You’re probably reading this because you are one of the many people looking to get a deal by purchasing a distressed property in foreclosure. The real estate foreclosure market is actually quite complex with many different distinct areas where property may be acquired. While you may be able to acquire property at below market prices, in many cases there can also substantial risk involved because of the limited inspection and disclosures which can be associated with foreclosure properties.

The Foreclosure Process

In California, virtually all residential mortgages are made using a Trust Deed which allows foreclosure using a stream-lined process called a Trustee Sale. While the Judicial Foreclosure process requires a court action and can take over a year to complete, the Trustee Sale allows a property to be foreclosed in as little as 3 months and 20 days. Up until 5 days before the Trustee Sale, the owner has a legal Right of Redemption during which time they can bring the loan current and cancel the foreclosure. Most banks are usually willing to work with borrowers to avoid the time and expense of the foreclosing. In cases where the owner does not have equity in the property, the bank may agree to a Short Sale where they to agree to forgive part of the debt upon the sale of the property.

Steps to Foreclosure

Notice of Default

A bank will generally start the foreclosure process after the borrower has missed two payments by recording a Notice of Default with the County Recorder. While this filing is public information and may be obtained from a title company or using an information service such as RealtyTrac most homes are not sold through unsolicited offers during the default period.

Short Sales

When a home goes into foreclosure there is little or no equity remaining in the property, a borrower may apply for a Short Sale where the bank forgives a part of the loan in order to sell the property. Short Sales generally go through an experienced realtor who must be approved by the bank and are listed for sale in the local Multiple Listing Service (MLS) with a notation that all offers are subject to bank approval. Because the property has not been foreclosed upon, the sale is otherwise considered a normal real estate transaction subject to state and federal mandated disclosures.

Because most properties which are Short Sales must be sold or go into foreclosure, the bank and the owner are motivated to price the property to sell quickly. In a real estate market where homes are selling relatively slowly, an area with many Short Sales can drive down prices by flooding the market with homes that have to be sold. But remember, that while Short Sale owners are motivated to sell, the property is being marketed by an experienced real estate agent who is marketing the property to get the best price possible.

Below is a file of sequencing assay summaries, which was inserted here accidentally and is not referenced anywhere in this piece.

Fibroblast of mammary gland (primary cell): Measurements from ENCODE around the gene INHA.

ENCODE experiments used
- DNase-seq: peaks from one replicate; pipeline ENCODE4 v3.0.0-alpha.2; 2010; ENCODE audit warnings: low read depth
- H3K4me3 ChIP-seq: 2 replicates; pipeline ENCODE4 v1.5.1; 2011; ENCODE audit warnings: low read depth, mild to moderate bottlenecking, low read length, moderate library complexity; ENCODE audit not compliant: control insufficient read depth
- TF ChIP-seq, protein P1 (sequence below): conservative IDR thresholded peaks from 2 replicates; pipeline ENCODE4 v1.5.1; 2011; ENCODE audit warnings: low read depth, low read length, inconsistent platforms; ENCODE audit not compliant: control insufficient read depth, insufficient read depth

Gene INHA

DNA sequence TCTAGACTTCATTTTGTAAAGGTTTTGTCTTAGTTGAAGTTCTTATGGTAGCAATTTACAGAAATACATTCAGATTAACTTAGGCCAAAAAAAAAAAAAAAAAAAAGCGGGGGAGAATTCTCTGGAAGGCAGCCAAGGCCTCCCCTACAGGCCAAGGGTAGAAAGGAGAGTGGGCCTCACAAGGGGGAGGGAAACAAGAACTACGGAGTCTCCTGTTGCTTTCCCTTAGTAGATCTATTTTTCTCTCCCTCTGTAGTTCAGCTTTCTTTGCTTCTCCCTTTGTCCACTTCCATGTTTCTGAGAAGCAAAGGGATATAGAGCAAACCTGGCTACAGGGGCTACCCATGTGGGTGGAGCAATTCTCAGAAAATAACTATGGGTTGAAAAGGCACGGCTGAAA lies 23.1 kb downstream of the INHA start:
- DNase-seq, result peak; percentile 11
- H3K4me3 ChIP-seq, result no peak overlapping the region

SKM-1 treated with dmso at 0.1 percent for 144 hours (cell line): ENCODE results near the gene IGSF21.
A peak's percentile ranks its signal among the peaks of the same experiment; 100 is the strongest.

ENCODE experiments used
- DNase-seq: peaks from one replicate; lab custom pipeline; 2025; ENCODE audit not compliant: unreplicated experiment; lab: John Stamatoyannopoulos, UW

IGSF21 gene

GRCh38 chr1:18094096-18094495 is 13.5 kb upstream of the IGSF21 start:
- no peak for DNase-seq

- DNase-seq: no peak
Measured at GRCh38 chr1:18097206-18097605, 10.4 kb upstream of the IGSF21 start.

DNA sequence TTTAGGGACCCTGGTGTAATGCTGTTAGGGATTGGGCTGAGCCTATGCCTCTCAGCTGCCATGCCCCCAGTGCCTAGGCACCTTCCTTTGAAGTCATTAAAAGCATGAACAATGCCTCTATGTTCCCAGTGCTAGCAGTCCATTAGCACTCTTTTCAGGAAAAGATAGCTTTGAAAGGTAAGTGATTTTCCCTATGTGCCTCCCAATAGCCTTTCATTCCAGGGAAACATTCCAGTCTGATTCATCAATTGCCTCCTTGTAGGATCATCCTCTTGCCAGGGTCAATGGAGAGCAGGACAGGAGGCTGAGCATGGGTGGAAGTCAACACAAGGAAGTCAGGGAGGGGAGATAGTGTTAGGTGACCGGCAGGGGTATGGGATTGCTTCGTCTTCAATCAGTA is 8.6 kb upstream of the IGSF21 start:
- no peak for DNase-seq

Trustee Sale

If a mortgage has not been paid current within three months after a Notice of Default was recorded, a Notice of Trustee’s Sale is recorded and published in the local news papers with an auction date that is at least 21 days away. The owner may still bring the loan current for up to 5 days before the Trustee Sale which will terminate the foreclosure process and trustee sale. The Trustee Sale is generally held on the steps of the County Courthouse or the County Recorder’s Office and the starting bid is usually the amount owed on the mortgage plus processing fees.

Although you might be able to get a deal at a foreclosure auction, you need to aware that there are no inspections or disclosures, there may be other liens or title issues, and you will need to pay with a cashier’s check if you are the winning bidder. Most homes at a foreclosure auction go back the bank because the minimum bid is not met (homes with equity usually don’t get foreclosed) and if you do bid on a property, you will most likely be competing against professions for any real deals.

If you are interested in more information on the Trustee’s sale, you might want to read the excellent Los Angeles Times article by Annette Haddad Foreclosure: an auction adventure which was published on April 30th, 2007.

Bank Owned Property (also called Real Estate Owned (REO) or Corporate Owned)

If no one makes the minimum bid at the Trustee Sale, the property goes back to the bank who may sell it however they want. Most banks will use experienced real estate agents to sell bank owned properties who will list them in the local Multiple Listing Service (MLS) and market them property to get the best price possible. Like Short Sales, many bank owned properties in an area can drive down prices by flooding the market with homes that have to be sold. Unlike Short Sales, bank owned property is not subject to most state and federal disclosure laws.

How to Get A Deal Buying Foreclosures

Because most Short Sales or Bank Owned property will be market through the local Multiple Listing Service, you will want to work with a real estate agent experienced in the area you are looking to purchase a home. Although most foreclosure properties are priced at toward the bottom of market price for a quick sale, homes not in foreclosure may have equally motivated owners such as those who have a job transfer or are going through a divorce that may be a better value or a better match for you.